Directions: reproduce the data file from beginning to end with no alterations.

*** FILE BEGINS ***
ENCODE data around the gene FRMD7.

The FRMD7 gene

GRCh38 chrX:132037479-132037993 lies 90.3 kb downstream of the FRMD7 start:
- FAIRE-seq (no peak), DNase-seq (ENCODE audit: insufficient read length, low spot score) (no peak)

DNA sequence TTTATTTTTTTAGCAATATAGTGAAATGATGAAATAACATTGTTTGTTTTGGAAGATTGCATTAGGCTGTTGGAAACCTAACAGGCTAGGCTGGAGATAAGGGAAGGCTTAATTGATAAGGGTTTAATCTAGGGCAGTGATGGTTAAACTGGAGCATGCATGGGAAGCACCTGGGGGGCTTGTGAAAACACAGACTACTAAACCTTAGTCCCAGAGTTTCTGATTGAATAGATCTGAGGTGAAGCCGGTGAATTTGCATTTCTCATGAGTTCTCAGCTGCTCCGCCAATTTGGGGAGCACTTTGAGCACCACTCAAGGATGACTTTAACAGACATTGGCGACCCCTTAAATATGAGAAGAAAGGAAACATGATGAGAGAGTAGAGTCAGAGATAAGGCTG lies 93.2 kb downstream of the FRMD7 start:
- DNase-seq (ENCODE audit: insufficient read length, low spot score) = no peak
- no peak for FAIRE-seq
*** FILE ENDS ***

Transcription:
ENCODE data around the gene FRMD7.

The FRMD7 gene

GRCh38 chrX:132037479-132037993 lies 90.3 kb downstream of the FRMD7 start:
- FAIRE-seq (no peak), DNase-seq (ENCODE audit: insufficient read length, low spot score) (no peak)

DNA sequence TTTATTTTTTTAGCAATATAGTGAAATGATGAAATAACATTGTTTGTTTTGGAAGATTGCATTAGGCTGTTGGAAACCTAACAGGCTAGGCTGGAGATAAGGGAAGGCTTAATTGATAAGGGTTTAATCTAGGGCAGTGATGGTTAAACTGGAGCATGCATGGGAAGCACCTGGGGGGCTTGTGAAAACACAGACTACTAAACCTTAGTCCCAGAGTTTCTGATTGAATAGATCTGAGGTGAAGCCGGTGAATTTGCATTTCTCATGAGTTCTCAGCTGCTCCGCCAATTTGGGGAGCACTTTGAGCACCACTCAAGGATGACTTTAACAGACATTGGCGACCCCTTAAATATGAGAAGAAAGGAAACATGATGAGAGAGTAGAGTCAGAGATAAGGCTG lies 93.2 kb downstream of the FRMD7 start:
- DNase-seq (ENCODE audit: insufficient read length, low spot score) = no peak
- no peak for FAIRE-seq